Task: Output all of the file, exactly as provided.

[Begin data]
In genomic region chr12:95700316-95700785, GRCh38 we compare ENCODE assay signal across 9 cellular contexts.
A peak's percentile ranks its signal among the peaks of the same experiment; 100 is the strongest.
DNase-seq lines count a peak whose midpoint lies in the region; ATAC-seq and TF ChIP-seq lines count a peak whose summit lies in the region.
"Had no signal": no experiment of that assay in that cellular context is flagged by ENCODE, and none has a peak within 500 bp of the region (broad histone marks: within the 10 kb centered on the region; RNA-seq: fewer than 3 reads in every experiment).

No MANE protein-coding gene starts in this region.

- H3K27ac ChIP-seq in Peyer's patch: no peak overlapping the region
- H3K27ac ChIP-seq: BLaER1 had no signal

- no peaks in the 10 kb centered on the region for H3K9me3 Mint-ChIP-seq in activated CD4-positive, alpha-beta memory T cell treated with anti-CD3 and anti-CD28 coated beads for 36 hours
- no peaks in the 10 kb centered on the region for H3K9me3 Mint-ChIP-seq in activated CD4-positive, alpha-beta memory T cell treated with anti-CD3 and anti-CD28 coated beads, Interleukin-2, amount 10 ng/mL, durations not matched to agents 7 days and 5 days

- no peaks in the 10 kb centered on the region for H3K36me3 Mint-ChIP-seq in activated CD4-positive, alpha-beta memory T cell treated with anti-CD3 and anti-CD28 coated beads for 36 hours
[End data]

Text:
In genomic region chr12:95700316-95700785, GRCh38 we compare ENCODE assay signal across 9 cellular contexts.
A peak's percentile ranks its signal among the peaks of the same experiment; 100 is the strongest.
DNase-seq lines count a peak whose midpoint lies in the region; ATAC-seq and TF ChIP-seq lines count a peak whose summit lies in the region.
"Had no signal": no experiment of that assay in that cellular context is flagged by ENCODE, and none has a peak within 500 bp of the region (broad histone marks: within the 10 kb centered on the region; RNA-seq: fewer than 3 reads in every experiment).

No MANE protein-coding gene starts in this region.

- H3K27ac ChIP-seq in Peyer's patch: no peak overlapping the region
- H3K27ac ChIP-seq: BLaER1 had no signal

- no peaks in the 10 kb centered on the region for H3K9me3 Mint-ChIP-seq in activated CD4-positive, alpha-beta memory T cell treated with anti-CD3 and anti-CD28 coated beads for 36 hours
- no peaks in the 10 kb centered on the region for H3K9me3 Mint-ChIP-seq in activated CD4-positive, alpha-beta memory T cell treated with anti-CD3 and anti-CD28 coated beads, Interleukin-2, amount 10 ng/mL, durations not matched to agents 7 days and 5 days

- no peaks in the 10 kb centered on the region for H3K36me3 Mint-ChIP-seq in activated CD4-positive, alpha-beta memory T cell treated with anti-CD3 and anti-CD28 coated beads for 36 hours